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The Week

(Roman Genn)



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A bridge over the Skagit River in Washington collapsed. There were no deaths, but sensible political discourse suffered severe injuries. Democrats responded with new calls for expanded infrastructure spending, and Republicans countered with charges, not unjustified, that prior appropriations through the stimulus and other infrastructure bills had been frittered away. The relevant discipline here is not politics but engineering: The bridge in question would have been rendered unusable by the loss of a single support truss, and several of those trusses were destroyed when they were smashed by a very large truck carrying several tons of industrial equipment. No word on whether the driver was a Democrat or a Republican. Sometimes an accident is just an accident.

Gestational surrogacy, whereby an embryo conceived in vitro is planted in the womb of a woman who has contracted with one or both of the child’s genetic parents, holds out hope for many couples who otherwise would not be blessed with children in their own bloodlines. The transaction is nonetheless disturbing: A woman rents out her womb and hands over a child for money. India is the world’s largest supplier of gestational carriers; the United States ranks second. Last August, New Jersey governor Chris Christie vetoed a bill that would have made gestational surrogacy easier to contract for in New Jersey. Governor Bobby Jindal should follow suit if a similar bill now making its way through the Louisiana legislature lands on his desk.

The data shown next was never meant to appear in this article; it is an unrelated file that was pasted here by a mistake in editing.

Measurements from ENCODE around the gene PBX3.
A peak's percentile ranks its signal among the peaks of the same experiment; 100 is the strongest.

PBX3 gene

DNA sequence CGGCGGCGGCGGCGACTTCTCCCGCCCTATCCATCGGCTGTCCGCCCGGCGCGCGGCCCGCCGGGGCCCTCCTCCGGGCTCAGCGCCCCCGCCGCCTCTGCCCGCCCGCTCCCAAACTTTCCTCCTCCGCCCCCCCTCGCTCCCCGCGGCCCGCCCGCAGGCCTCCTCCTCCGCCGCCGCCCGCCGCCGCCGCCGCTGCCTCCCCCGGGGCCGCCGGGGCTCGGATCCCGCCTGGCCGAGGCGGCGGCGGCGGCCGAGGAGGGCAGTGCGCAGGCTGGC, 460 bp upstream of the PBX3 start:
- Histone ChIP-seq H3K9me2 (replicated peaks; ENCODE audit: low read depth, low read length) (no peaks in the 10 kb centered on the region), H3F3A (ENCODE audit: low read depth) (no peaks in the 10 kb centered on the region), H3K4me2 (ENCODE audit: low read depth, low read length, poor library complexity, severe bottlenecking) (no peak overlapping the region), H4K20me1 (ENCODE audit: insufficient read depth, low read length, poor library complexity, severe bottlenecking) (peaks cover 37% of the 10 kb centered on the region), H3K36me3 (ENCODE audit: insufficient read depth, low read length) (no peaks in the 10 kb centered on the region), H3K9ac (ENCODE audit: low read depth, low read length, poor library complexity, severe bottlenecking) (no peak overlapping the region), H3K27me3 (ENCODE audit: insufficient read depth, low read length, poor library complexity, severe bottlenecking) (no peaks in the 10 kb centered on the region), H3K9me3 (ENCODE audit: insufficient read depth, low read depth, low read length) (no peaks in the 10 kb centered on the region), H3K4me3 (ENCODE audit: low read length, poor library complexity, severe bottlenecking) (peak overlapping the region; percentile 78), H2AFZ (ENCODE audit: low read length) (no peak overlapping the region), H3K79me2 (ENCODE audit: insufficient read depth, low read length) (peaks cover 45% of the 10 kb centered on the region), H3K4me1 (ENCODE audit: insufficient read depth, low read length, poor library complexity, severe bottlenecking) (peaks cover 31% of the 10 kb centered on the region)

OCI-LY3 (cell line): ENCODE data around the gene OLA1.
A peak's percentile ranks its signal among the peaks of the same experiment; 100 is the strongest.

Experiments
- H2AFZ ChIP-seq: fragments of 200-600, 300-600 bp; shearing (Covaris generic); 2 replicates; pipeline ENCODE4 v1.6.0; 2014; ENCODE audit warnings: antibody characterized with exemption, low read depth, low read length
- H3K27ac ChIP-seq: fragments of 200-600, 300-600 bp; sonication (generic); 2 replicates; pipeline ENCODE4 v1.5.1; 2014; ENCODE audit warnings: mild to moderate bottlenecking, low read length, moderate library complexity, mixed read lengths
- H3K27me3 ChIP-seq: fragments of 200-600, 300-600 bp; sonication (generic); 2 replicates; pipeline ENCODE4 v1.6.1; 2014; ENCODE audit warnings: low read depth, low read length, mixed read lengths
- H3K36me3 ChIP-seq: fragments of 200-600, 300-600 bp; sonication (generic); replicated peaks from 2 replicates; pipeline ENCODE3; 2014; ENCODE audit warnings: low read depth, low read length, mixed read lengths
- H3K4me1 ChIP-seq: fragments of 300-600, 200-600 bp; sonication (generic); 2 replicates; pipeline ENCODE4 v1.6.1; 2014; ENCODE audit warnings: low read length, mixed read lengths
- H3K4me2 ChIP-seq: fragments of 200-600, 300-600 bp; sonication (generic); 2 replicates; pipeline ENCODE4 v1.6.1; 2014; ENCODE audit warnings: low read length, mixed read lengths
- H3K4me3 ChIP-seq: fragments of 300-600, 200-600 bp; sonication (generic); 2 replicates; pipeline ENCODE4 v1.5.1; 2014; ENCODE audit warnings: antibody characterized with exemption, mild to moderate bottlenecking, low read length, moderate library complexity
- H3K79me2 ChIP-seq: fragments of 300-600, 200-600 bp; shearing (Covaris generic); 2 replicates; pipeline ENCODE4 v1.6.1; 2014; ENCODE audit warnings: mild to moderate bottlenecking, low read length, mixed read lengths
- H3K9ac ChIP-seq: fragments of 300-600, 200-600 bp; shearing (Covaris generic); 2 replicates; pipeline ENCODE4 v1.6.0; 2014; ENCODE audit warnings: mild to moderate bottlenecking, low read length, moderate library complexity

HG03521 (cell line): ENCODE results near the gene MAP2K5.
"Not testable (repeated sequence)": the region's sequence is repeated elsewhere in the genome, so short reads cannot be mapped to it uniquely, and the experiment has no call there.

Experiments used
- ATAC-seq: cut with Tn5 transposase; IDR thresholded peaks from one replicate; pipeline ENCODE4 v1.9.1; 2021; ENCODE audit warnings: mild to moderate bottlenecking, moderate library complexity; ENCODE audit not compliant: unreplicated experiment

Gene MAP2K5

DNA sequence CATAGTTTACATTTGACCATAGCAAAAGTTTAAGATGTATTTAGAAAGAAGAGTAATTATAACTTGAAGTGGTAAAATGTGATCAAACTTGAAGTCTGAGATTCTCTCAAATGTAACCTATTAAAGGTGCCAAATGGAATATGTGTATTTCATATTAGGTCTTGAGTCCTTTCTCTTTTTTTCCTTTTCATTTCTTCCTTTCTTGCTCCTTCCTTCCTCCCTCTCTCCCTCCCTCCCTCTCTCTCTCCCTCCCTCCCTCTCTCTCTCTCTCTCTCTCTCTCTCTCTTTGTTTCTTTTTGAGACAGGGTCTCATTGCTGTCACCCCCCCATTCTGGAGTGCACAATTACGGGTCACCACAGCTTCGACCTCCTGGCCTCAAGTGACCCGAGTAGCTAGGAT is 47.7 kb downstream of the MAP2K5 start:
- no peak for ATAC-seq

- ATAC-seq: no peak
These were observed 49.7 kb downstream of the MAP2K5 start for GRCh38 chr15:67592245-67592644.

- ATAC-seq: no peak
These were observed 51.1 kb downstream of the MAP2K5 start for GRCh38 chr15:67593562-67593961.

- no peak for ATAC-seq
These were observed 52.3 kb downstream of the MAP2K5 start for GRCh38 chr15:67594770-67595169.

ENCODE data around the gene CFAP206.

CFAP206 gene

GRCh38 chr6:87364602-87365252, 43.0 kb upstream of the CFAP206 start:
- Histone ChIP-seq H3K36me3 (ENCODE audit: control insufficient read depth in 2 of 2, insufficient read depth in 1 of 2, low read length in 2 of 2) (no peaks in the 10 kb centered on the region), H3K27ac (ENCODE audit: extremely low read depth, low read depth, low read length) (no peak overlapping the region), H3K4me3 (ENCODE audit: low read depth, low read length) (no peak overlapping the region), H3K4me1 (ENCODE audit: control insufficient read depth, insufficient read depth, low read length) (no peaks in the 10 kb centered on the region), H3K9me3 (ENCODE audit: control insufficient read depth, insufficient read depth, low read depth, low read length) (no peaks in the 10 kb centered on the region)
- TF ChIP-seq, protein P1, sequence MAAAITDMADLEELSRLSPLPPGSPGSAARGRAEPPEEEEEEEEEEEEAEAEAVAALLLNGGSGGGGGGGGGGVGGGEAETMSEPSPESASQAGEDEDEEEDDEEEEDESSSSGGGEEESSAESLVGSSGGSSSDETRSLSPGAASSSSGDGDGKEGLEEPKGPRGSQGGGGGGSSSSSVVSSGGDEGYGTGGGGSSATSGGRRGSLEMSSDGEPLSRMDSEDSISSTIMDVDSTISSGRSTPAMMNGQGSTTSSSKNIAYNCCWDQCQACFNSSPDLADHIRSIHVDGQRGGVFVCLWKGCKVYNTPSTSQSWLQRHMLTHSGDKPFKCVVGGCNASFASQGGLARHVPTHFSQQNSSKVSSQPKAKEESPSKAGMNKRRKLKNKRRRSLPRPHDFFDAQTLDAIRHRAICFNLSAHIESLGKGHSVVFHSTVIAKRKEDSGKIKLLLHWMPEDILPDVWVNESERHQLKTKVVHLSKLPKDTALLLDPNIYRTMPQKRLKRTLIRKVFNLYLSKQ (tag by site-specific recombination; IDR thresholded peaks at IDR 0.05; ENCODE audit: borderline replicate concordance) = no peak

Contents
June 17, 2013    |     Volume LXV, No. 11

Articles
Features
Special Energy Section
Books, Arts & Manners
  • Jonah Goldberg reviews The End Is Near and It’s Going to Be Awesome: How Going Broke Will Leave America Richer, Happier, and More Secure, by Kevin D. Williamson.
  • Theodore Dalrymple reviews Brainwashed: The Seductive Appeal of Mindless Neuroscience, by Sally Satel and Scott O. Lilienfeld.
  • Galen Mac Caba reviews Strange Rebels: 1979 and the Birth of the 21st Century, by Christian Caryl.
  • Jay Nordlinger discusses James Levine, one of the great conductors of our age.
  • Ross Douthat reviews Star Trek: Into Darkness.
  • Richard Brookhiser discusses summer weeds.
Sections
The Long View  .  .  .  .  .  .  .  .  
Athwart  .  .  .  .  .  .  .  .  
Poetry  .  .  .  .  .  .  .  .  
Happy Warrior  .  .  .  .  .  .  .  .